6 ways to make your next panel discussion super interactive

Being a good panel moderator is like being a good director, you can’t let one actor steal the show.

Moderating panels is just plain difficult. We’ve all witnessed the classic moderator mistakes: hogging the mic, not giving all the panelists equal time to speak and ignoring the audience.

But we sympathise with moderators! Moderating a panel is a real challenge. You often have to get a group of complete strangers to interact with each other naturally in a whole host of different ways, and you’re doing all this in front of a large audience!

It’s no mean feat. The panelists need to interact with each other. The audience members need to connect with one another. The moderator needs to connect with both the audience and the panelists. That’s a lot of interactivity to foster all on your own.

The key to a panel discussions’ success, and how happy your audience is, relies in creating this interactivity.

Lora Schellenberg, marketing lead at General Assembly and co-managing director of Girls in Tech UK, regularly moderates panel discussions. She says making your event interactive is the key to it lasting longer than one evening.

Making something engaging and exciting means people are more likely to tweet about it which ultimately creates a bit of a buzz around the event.

Lora-GA_round Lora Schellenberg, marketing lead at General Assembly 

How to create that engagement is the hard part. Luckily we have a few ideas. Here’s how to make your next panel discussion super interactive in six easy steps:

1/ Over prepare

Know everything you can about your panelists. And we mean everything. Their job role, their politics, where they’re from, what they like to eat for breakfast. The more personal stories, things they’ve said in the past and random facts you know, the better your rapport will be with them.  

Lora agrees, “It’s just like being a journalist. You need to understand who the people are, interact with them ahead of time and make sure they understand what the questions are.”

2/ Get the audience involved

Involve the audience within the first five minutes. This lets your audience know that you know they’re there, and it keeps your panelists from acting like they’re in a bubble. One idea is to get the audience to take part in an interactive poll at the beginning of the session. Try taking it again at the end and see if opinions have changed.

A large part of keeping the audience involved throughout actually comes down to picking the right panelists in the first place. Lora aims to make her events flow as naturally as possible.

“The idea is to really get people to talk candidly about their experiences. For example, I wouldn’t ask a startup founder to be on a panel without them understanding the need to talk about the rough times too and be a bit vulnerable. The vulnerability of the people that are on stage really helps the audience feel connected and that’s what I feel breaks down those barriers,” she says.

3/ Ask the questions your audience want

Know who’s in your audience. Have a look at the guest list before and check out the job titles, the positions, the company’s industry, their size, and anything that will help you understand what the audience wants to get out of the session. Then make sure you ask the questions that provide a solution to those needs. The audience will have much more to respond to.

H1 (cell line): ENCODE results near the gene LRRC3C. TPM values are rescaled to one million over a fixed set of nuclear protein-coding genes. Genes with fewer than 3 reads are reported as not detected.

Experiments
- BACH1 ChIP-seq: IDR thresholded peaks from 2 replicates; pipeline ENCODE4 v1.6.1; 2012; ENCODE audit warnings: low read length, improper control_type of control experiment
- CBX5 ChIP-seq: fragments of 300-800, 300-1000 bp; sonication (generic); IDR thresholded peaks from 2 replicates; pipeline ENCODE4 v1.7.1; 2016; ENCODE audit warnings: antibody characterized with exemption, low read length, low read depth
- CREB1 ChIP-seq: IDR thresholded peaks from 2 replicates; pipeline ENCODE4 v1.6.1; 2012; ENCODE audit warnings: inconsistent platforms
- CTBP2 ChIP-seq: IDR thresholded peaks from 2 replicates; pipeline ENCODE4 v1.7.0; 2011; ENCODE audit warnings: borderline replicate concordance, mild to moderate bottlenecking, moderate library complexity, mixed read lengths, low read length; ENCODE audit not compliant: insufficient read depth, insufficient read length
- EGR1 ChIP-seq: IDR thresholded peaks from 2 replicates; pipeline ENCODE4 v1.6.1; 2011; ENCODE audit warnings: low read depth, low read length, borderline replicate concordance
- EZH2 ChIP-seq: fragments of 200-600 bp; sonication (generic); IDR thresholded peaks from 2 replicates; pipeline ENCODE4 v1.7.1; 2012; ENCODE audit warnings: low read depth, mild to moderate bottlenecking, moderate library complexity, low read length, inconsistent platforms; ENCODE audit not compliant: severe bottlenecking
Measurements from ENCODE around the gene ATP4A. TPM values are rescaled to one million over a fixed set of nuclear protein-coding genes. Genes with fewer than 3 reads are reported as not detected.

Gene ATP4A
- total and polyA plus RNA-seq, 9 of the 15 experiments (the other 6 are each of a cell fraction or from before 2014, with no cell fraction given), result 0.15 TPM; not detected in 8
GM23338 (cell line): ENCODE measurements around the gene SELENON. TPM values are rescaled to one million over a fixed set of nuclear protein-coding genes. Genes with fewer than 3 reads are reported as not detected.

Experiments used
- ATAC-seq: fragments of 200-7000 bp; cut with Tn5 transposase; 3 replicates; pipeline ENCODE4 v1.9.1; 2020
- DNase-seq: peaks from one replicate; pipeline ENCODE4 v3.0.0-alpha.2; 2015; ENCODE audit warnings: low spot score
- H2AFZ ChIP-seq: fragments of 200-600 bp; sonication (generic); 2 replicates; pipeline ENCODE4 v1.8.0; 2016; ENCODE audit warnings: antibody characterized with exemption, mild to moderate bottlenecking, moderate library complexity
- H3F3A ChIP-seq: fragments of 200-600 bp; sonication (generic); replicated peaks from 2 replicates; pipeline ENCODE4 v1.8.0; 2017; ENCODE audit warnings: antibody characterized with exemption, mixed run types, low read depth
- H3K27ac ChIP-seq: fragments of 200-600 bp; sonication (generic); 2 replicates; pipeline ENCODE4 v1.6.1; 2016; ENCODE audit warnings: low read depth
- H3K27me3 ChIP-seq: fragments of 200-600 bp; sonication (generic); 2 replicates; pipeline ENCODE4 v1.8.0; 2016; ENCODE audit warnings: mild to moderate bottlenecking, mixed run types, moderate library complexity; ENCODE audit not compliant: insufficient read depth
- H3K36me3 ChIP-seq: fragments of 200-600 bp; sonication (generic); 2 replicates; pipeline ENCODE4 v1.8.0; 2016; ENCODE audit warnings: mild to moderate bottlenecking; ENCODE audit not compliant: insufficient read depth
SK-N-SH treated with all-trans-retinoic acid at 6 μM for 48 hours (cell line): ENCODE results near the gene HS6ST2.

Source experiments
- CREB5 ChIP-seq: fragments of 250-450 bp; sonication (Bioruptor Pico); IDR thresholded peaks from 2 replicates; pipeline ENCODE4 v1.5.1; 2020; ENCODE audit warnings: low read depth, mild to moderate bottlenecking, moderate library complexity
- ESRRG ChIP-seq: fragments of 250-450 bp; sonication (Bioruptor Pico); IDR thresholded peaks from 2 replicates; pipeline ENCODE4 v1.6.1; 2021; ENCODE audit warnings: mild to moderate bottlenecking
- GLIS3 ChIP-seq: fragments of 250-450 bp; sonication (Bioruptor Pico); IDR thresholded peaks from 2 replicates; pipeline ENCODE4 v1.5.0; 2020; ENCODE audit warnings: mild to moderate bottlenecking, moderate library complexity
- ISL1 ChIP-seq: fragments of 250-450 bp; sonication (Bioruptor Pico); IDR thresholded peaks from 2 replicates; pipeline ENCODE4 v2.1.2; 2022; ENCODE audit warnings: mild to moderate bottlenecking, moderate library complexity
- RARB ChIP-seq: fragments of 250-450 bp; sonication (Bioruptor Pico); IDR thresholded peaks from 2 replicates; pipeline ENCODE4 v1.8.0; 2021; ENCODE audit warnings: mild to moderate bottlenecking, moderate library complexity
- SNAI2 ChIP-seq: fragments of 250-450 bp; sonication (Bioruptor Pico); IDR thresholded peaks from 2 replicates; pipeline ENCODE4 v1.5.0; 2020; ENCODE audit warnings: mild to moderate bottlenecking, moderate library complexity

Lora puts it perfectly, “you want to keep it engaging and exciting so you don’t want to talk about something people don’t really care about.”

4/ Talk specifics

As a moderator you need to be prepared, but the speakers need to be prepared as well. Prepare the panelists to share funny anecdotes, stories, and concrete examples to back up what they’re saying. Yes the audience will (or should) be listening the whole way through but it’s these anecdotes that they’ll really relate to. That’s what they’ll remember after it’s all over.

5/ Let the audience respond

As well as doing a Q&A session, see if you can get the audience involved throughout. After panelists have shared anecdotes or interesting stories, ask if anyone in the audience has had a similar experience. This will create a genuine and memorable conversation.

Having a digital tool like Wisembly to moderate the questions that come through from the audience can also help a lot. Lora says, “when the audience raises their hands to ask a question, you don’t necessarily know what they’re going to ask. It’s nice if you can have people submit them first and then you can choose which ones sound more interesting.”

6/ Don’t forget to listen!

Listen to what the panelists are actually saying, not what you think they’re going to say. Write notes so you can refer to a point a panelist has made and see if they connect with (or go against) things other panelists have said. This makes for a more fluid and engaging discussion.

… and after the event

Lora’s advice is to write a blog. “A lot of people say “I can’t make it to the event but I’d love to see what it was about”. If you write a blog you can give a summary of what it was about and incorporate some tweets. Create content that lasts forever as opposed to one evening.”

 

Get people tweeting and interacting and keep the discussion going after the event’s over. Introduce a hashtag at the start of the session, share the panelists’ Twitter handles and see the tweets start to roll in. This kind of digital collaboration, alongside real face-to-face interactions, will ensure that your panel discussion is less of an amateur one-man-show and more of an west-end musical ensemble.

 

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